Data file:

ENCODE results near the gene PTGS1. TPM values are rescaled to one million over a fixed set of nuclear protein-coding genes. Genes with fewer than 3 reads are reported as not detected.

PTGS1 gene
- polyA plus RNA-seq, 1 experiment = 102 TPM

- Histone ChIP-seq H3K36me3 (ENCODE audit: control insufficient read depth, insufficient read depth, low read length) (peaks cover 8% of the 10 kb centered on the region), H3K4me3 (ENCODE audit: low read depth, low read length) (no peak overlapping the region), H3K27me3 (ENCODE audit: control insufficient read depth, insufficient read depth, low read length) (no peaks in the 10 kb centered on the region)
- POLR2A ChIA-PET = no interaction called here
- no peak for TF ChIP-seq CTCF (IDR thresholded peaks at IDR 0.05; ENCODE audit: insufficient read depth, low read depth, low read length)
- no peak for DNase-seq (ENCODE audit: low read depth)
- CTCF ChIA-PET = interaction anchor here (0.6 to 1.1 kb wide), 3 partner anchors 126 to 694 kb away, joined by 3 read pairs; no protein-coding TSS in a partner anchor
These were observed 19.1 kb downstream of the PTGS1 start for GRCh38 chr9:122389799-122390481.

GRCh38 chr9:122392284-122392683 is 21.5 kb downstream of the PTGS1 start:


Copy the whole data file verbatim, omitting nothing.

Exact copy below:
ENCODE results near the gene PTGS1. TPM values are rescaled to one million over a fixed set of nuclear protein-coding genes. Genes with fewer than 3 reads are reported as not detected.

PTGS1 gene
- polyA plus RNA-seq, 1 experiment = 102 TPM

- Histone ChIP-seq H3K36me3 (ENCODE audit: control insufficient read depth, insufficient read depth, low read length) (peaks cover 8% of the 10 kb centered on the region), H3K4me3 (ENCODE audit: low read depth, low read length) (no peak overlapping the region), H3K27me3 (ENCODE audit: control insufficient read depth, insufficient read depth, low read length) (no peaks in the 10 kb centered on the region)
- POLR2A ChIA-PET = no interaction called here
- no peak for TF ChIP-seq CTCF (IDR thresholded peaks at IDR 0.05; ENCODE audit: insufficient read depth, low read depth, low read length)
- no peak for DNase-seq (ENCODE audit: low read depth)
- CTCF ChIA-PET = interaction anchor here (0.6 to 1.1 kb wide), 3 partner anchors 126 to 694 kb away, joined by 3 read pairs; no protein-coding TSS in a partner anchor
These were observed 19.1 kb downstream of the PTGS1 start for GRCh38 chr9:122389799-122390481.

GRCh38 chr9:122392284-122392683 is 21.5 kb downstream of the PTGS1 start: